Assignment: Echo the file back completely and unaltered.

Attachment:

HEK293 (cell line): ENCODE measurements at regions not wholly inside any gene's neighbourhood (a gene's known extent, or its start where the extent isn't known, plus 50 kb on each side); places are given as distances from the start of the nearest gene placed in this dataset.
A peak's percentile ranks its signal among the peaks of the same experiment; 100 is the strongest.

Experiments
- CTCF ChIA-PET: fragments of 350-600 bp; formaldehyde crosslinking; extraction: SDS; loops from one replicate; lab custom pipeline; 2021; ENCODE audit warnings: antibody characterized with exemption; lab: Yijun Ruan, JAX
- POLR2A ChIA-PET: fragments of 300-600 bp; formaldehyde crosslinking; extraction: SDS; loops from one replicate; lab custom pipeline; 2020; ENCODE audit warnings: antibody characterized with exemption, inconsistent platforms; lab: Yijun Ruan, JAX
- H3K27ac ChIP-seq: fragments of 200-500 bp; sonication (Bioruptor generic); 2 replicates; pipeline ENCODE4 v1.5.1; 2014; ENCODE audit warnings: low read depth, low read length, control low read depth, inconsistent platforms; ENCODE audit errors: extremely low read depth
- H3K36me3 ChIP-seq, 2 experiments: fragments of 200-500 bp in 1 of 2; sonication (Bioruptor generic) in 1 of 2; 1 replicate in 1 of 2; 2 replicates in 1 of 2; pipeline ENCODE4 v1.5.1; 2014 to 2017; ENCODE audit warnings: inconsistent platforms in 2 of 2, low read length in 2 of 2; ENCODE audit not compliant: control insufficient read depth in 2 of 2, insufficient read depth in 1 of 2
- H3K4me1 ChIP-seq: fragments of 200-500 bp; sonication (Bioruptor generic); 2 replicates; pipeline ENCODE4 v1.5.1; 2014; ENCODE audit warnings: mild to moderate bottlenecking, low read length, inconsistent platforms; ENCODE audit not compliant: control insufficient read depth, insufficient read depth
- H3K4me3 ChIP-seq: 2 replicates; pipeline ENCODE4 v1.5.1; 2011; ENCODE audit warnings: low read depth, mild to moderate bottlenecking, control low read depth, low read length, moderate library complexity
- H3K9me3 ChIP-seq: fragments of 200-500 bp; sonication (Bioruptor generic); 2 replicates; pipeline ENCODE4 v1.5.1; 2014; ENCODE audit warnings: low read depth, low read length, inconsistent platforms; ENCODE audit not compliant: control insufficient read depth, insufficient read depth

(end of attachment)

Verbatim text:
HEK293 (cell line): ENCODE measurements at regions not wholly inside any gene's neighbourhood (a gene's known extent, or its start where the extent isn't known, plus 50 kb on each side); places are given as distances from the start of the nearest gene placed in this dataset.
A peak's percentile ranks its signal among the peaks of the same experiment; 100 is the strongest.

Experiments
- CTCF ChIA-PET: fragments of 350-600 bp; formaldehyde crosslinking; extraction: SDS; loops from one replicate; lab custom pipeline; 2021; ENCODE audit warnings: antibody characterized with exemption; lab: Yijun Ruan, JAX
- POLR2A ChIA-PET: fragments of 300-600 bp; formaldehyde crosslinking; extraction: SDS; loops from one replicate; lab custom pipeline; 2020; ENCODE audit warnings: antibody characterized with exemption, inconsistent platforms; lab: Yijun Ruan, JAX
- H3K27ac ChIP-seq: fragments of 200-500 bp; sonication (Bioruptor generic); 2 replicates; pipeline ENCODE4 v1.5.1; 2014; ENCODE audit warnings: low read depth, low read length, control low read depth, inconsistent platforms; ENCODE audit errors: extremely low read depth
- H3K36me3 ChIP-seq, 2 experiments: fragments of 200-500 bp in 1 of 2; sonication (Bioruptor generic) in 1 of 2; 1 replicate in 1 of 2; 2 replicates in 1 of 2; pipeline ENCODE4 v1.5.1; 2014 to 2017; ENCODE audit warnings: inconsistent platforms in 2 of 2, low read length in 2 of 2; ENCODE audit not compliant: control insufficient read depth in 2 of 2, insufficient read depth in 1 of 2
- H3K4me1 ChIP-seq: fragments of 200-500 bp; sonication (Bioruptor generic); 2 replicates; pipeline ENCODE4 v1.5.1; 2014; ENCODE audit warnings: mild to moderate bottlenecking, low read length, inconsistent platforms; ENCODE audit not compliant: control insufficient read depth, insufficient read depth
- H3K4me3 ChIP-seq: 2 replicates; pipeline ENCODE4 v1.5.1; 2011; ENCODE audit warnings: low read depth, mild to moderate bottlenecking, control low read depth, low read length, moderate library complexity
- H3K9me3 ChIP-seq: fragments of 200-500 bp; sonication (Bioruptor generic); 2 replicates; pipeline ENCODE4 v1.5.1; 2014; ENCODE audit warnings: low read depth, low read length, inconsistent platforms; ENCODE audit not compliant: control insufficient read depth, insufficient read depth